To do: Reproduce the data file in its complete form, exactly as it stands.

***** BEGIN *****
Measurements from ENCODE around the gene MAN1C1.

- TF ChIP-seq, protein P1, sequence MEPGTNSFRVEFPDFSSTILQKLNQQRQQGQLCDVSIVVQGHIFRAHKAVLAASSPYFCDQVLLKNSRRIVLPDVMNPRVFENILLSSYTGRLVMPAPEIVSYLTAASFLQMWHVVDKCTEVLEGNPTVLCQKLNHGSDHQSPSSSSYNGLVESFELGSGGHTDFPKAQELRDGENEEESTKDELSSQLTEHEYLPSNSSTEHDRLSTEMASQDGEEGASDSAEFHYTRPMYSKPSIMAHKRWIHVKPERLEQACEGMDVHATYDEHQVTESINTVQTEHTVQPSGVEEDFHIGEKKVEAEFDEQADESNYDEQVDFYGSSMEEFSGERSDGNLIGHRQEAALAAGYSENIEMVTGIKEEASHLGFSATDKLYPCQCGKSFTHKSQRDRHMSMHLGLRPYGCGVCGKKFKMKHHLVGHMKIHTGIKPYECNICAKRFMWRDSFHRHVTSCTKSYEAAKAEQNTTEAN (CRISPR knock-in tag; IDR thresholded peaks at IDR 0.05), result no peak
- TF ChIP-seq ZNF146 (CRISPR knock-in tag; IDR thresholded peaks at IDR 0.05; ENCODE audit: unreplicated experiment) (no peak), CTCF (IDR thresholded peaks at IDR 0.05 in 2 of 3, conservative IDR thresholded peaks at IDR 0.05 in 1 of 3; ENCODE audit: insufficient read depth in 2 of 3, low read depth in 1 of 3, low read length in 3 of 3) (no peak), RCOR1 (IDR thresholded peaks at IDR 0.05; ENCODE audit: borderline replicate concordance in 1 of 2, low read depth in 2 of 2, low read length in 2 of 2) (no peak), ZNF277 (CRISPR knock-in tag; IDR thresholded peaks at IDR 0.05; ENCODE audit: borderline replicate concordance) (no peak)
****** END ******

Measurements from ENCODE around the gene MAN1C1.

- TF ChIP-seq, protein P1, sequence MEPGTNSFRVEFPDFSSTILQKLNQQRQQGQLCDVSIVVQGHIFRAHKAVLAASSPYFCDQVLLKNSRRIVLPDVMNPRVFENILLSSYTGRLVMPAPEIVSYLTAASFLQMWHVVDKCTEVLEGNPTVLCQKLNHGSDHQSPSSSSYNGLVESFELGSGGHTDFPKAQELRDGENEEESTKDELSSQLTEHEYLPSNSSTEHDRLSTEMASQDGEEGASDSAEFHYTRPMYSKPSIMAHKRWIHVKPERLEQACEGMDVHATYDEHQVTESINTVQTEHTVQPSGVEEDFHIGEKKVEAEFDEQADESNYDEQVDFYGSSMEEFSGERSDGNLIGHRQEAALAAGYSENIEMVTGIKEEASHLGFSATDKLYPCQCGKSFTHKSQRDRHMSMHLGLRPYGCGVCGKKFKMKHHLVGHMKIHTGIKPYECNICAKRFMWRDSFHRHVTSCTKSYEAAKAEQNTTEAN (CRISPR knock-in tag; IDR thresholded peaks at IDR 0.05), result no peak
- TF ChIP-seq ZNF146 (CRISPR knock-in tag; IDR thresholded peaks at IDR 0.05; ENCODE audit: unreplicated experiment) (no peak), CTCF (IDR thresholded peaks at IDR 0.05 in 2 of 3, conservative IDR thresholded peaks at IDR 0.05 in 1 of 3; ENCODE audit: insufficient read depth in 2 of 3, low read depth in 1 of 3, low read length in 3 of 3) (no peak), RCOR1 (IDR thresholded peaks at IDR 0.05; ENCODE audit: borderline replicate concordance in 1 of 2, low read depth in 2 of 2, low read length in 2 of 2) (no peak), ZNF277 (CRISPR knock-in tag; IDR thresholded peaks at IDR 0.05; ENCODE audit: borderline replicate concordance) (no peak)